• During Climate Week 2023, Dawn Lippert took the stage to share more about Elemental’s work growing and diversifying the climate workforce.(Photo Courtesy of Elemental Excelerator)
    During Climate Week 2023, Dawn Lippert took the stage to share more about Elemental’s work growing and diversifying the climate workforce. (Photo Courtesy of Elemental Excelerator)

Refining Minerals Needed for a Green Transition

Megan O’Connor of Nth Cycle is among those energy innovators that Elemental backs. Her company has created an innovative way to recycle and refine the critical minerals needed to move out of the fossil fuel era, including cobalt, nickel, copper, and manganese.

Right now, the world does not have enough of these minerals to meet the demands of effectively fighting climate change, including making electric vehicles or the motors in wind turbines, she notes.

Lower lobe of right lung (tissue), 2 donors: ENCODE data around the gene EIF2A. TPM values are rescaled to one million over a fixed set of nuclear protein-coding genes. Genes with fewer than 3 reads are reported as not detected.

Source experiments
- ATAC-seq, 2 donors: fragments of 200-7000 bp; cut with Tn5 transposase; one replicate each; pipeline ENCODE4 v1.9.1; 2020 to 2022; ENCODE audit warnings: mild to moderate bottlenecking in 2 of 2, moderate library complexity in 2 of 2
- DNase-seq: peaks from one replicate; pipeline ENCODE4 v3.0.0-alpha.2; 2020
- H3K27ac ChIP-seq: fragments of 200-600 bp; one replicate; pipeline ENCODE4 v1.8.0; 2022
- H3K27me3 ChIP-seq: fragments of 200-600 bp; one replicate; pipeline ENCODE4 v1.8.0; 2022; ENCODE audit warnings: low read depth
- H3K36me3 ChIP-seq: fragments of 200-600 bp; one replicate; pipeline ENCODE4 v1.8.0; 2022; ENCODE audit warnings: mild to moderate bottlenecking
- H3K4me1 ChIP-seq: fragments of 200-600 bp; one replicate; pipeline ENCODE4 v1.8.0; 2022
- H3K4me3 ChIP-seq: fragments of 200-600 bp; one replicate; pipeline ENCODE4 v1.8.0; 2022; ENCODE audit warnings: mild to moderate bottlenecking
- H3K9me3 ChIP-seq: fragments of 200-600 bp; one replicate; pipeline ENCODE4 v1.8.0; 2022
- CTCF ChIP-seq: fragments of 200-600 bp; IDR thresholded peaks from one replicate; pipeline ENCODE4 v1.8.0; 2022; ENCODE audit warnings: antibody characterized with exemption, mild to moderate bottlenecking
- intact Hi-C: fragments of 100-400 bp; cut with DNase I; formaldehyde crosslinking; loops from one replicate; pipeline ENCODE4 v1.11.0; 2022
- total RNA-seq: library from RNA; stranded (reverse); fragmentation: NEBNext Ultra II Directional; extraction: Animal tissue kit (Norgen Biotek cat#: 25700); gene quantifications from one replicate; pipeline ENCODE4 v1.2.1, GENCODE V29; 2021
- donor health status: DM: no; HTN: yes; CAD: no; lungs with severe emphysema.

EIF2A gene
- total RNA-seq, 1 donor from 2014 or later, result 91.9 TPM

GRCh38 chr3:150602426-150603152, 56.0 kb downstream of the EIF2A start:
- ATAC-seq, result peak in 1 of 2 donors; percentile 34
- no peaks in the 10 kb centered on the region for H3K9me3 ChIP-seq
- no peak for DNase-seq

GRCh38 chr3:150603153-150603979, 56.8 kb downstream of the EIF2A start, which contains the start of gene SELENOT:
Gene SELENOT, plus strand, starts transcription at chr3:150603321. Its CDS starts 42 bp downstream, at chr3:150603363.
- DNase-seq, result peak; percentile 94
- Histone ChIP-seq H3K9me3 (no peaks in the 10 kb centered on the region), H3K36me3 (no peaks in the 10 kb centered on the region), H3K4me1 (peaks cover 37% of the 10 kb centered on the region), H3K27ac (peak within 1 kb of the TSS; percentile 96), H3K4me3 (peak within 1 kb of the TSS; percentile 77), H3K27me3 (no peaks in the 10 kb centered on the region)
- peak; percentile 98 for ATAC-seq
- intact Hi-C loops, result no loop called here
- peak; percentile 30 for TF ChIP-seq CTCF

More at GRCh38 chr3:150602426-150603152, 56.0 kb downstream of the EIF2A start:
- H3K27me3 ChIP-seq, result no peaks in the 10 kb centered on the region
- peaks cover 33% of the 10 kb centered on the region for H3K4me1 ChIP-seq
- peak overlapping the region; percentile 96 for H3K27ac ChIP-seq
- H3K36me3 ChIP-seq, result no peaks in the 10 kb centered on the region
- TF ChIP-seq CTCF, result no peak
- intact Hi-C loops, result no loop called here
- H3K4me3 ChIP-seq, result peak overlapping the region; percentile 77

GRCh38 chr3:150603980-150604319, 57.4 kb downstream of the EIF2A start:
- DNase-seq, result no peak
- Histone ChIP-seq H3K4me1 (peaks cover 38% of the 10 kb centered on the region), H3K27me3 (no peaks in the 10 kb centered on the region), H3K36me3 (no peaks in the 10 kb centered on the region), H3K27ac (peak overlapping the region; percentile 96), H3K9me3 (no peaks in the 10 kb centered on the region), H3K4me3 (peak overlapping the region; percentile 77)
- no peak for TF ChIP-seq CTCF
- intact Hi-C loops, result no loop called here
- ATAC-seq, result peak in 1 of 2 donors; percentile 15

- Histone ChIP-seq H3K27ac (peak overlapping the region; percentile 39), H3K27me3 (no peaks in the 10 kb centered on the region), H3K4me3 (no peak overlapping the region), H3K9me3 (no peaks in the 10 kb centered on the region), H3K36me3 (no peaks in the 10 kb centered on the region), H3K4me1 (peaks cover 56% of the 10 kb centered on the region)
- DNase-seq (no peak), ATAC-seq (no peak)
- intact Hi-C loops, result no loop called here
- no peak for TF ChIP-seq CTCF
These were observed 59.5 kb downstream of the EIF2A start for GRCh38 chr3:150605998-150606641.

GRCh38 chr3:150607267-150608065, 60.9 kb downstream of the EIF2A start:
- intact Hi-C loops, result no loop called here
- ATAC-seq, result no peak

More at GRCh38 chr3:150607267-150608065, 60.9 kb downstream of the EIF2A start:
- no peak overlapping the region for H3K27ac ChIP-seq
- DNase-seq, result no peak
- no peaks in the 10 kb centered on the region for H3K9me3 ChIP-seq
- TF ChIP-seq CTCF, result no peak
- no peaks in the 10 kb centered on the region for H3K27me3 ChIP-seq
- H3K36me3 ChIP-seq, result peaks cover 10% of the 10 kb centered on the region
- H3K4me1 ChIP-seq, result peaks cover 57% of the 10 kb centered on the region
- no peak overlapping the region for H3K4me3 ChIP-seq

“These minerals are the true building blocks of green energy,” she said. “They are powering all of these devices that allow us to transition to clean energy, and we need more of them if we are going to be able to meet our climate goals.”

Her refining system is called the Oyster in honor of oysters, which refine waste into pearls. For the less scientific minds, she explains, it operates like a complex Brita filter, using electricity and water to recover critical minerals. Each filter isolates a particular mineral.

What makes the Oyster revolutionary? It uses streamlined, low-emission technology and a small footprint to take generalized waste and isolate badly needed minerals. And it can be brought directly to a mine or recycling site, instead of transporting the materials elsewhere.

The concept began with O’Connor’s appreciation for the circular economy and initially focused on recycling. But O’Connor did the math and realized “even if we recycle 100 percent of electric vehicles coming off the road in 2030, we will still only have a fraction of the cobalt we will need.” So she broadened her potential customer base to mines themselves.

Megan O’Connor, Nth Cycle CEO, in their Boston, MA lab. (Photo Courtesy of Nth Cycle)